Science Fair Project Encyclopedia
- This article is about the Japanese medium. "Manga" can also refer to La Manga (a place in the Mar Menor , Murcia, Spain) and Manga Entertainment (an American and British distributor of anime, but not manga).
Manga (漫画) is the Japanese word for comics; outside of Japan, it usually refers specifically to Japanese comics. Because the Japanese language doesn´t attach a -s for plural form manga is the form for plural and singular.
Manga should not be confused with manhua or manhwa, Chinese and Korean comic books, respectively. The similarity in pronunciation of the three terms is due to the fact that all three languages use the same Chinese characters to write the word, but pronounce them differently.
A small amount of the total manga output of Japan is adapted into anime, which is usually created afterwards after a market interest has been established. Often times the stories are modified to appeal to a more mainstream market or to fit broadcast neccesities.
Literally translated, manga means "random (or whimsical) pictures". The word first came into common usage after the publication of the 19th century Hokusai Manga , containing assorted drawings from the sketchbook of the famous ukiyo-e artist Hokusai. However, gi-ga (lit. "funny pictures") drawn in the 12th century by various artists contain many manga-like qualities such as emphasis on story and simple, artistic lines.
Manga developed from a mixture of ukiyo-e and Western art movements. When the United States began trading with Japan, Japan tried to modernise itself and catch up with the rest of the world. Thus, they imported Western artists to teach their students things such as line, form and colour (things which were never concentrated on in ukiyo-e as the idea behind the picture was normally considered more important). Manga as people know it in the 21st century only really came into being after World War II when the government bans on any non-propaganda were lifted and many publishers sprang up.
In the 20th century, manga came to refer to comics. Though roughly equivalent to the American comic book, manga holds more importance in Japanese culture than comics do in American culture. Manga is well respected both as an art form and as a form of popular literature. Like its American counterpart, manga has been criticized for being violent and sexual; however, there have been no official inquiries or laws that have tried to limit what can be drawn in manga, except for fuzzy decency laws that apply to all published materials, stating that "overly indecent materials should not be sold". This freedom has allowed artists to draw manga for every age group and about every topic.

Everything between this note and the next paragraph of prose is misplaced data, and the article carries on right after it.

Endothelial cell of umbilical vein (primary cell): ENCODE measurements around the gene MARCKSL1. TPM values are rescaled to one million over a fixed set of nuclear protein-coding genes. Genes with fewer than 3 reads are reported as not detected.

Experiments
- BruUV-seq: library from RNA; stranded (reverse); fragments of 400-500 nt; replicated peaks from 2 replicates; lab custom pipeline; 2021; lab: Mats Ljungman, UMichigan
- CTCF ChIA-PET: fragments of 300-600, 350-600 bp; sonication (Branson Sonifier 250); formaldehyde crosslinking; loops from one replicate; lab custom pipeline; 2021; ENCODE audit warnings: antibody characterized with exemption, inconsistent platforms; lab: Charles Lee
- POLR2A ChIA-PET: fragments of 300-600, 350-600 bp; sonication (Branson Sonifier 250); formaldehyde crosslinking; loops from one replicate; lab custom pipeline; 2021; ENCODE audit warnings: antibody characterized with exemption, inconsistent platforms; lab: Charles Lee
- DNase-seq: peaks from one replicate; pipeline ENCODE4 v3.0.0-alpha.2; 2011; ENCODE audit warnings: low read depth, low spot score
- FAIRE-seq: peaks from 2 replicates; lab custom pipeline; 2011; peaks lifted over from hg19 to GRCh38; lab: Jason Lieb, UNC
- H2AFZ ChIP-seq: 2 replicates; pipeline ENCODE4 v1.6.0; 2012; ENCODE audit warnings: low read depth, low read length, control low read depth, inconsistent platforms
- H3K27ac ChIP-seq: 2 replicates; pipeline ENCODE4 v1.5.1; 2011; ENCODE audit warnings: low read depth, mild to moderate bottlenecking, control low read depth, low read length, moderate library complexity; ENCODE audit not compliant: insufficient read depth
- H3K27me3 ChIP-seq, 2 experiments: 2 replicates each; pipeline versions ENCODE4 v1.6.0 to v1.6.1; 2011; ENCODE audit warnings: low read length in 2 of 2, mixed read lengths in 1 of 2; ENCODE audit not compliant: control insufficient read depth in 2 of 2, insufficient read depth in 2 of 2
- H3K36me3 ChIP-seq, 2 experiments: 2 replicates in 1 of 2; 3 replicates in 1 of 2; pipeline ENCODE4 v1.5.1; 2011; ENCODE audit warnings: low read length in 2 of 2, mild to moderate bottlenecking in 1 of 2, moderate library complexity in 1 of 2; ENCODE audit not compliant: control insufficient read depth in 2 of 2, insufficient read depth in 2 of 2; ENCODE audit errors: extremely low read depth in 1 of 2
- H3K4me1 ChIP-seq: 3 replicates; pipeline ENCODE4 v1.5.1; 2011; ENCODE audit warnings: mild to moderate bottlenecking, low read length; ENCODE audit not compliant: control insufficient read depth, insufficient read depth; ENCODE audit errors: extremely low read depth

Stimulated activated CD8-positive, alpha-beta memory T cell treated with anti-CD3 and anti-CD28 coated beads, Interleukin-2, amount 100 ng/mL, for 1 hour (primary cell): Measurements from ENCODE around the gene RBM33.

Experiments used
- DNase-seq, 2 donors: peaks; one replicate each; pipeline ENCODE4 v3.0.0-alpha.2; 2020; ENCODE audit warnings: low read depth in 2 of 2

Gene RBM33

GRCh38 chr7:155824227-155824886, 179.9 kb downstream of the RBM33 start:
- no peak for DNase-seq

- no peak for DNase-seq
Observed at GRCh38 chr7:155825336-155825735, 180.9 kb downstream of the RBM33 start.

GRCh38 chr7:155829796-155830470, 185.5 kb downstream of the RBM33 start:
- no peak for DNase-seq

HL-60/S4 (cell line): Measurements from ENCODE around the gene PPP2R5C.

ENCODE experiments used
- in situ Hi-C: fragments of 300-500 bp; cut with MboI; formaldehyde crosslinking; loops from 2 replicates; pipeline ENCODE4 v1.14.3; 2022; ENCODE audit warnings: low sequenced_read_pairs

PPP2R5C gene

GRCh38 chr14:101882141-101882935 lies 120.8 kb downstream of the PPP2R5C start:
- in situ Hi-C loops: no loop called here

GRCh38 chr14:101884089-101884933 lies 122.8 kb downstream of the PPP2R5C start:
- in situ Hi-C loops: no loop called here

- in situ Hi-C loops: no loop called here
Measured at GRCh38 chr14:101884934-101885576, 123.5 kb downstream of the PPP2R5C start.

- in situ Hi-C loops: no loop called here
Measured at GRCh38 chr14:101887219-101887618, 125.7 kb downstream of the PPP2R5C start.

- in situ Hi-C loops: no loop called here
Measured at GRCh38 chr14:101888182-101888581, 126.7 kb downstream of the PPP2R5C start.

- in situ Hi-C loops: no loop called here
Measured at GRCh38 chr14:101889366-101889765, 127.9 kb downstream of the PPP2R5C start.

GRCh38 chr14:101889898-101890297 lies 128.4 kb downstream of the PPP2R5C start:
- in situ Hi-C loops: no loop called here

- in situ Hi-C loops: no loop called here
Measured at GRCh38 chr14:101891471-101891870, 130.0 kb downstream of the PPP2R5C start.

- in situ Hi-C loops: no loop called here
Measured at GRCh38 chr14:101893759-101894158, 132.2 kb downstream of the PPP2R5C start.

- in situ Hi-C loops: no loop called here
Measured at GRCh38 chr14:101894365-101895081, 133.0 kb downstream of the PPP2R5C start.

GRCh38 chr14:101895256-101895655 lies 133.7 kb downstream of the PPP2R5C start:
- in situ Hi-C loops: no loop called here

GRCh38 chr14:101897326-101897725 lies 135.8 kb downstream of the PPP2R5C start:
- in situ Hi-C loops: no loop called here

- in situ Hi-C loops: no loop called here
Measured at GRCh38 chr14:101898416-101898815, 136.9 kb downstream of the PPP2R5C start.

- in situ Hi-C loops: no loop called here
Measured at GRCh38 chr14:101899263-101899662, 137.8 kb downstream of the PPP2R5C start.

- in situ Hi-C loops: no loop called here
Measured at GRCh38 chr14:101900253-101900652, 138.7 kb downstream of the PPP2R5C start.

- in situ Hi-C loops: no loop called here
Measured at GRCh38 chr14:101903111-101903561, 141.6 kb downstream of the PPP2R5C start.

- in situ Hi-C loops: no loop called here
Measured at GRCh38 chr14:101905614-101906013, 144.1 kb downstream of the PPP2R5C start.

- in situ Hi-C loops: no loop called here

Manga magazines usually have many series running concurrently with approximately 30–40 pages allocated to each series per issue. These manga magazines, or "anthology magazines", as they are also known, are usually printed on low-quality newsprint and can be anywhere from 200 to more than 850 pages long. Manga magazines also contain one-shot comics and various four-panel yonkoma (equivalent to comic strips). Manga series can run for many years if they are successful.
When a series has been running for a while, the stories are usually collected together and printed in dedicated book-sized volumes, called tankōbon. These volumes use higher-quality paper, and are useful to those who want to "catch up" with a series so they can follow it in the magazines or if they find the cost of the weeklies or monthlies to be prohibitive. Recently, "deluxe" versions have also been printed as readers have gotten older and the need for something special grew. Old manga have also been reprinted using somewhat lesser quality paper and sold for 100 yen each to compete with the used book market.
Manga are primarily classified by the age and gender of the target audience. In particular, books and magazines sold to boys (shōnen) and girls (shōjo) have distinctive cover art and are placed on different shelves in most bookstores.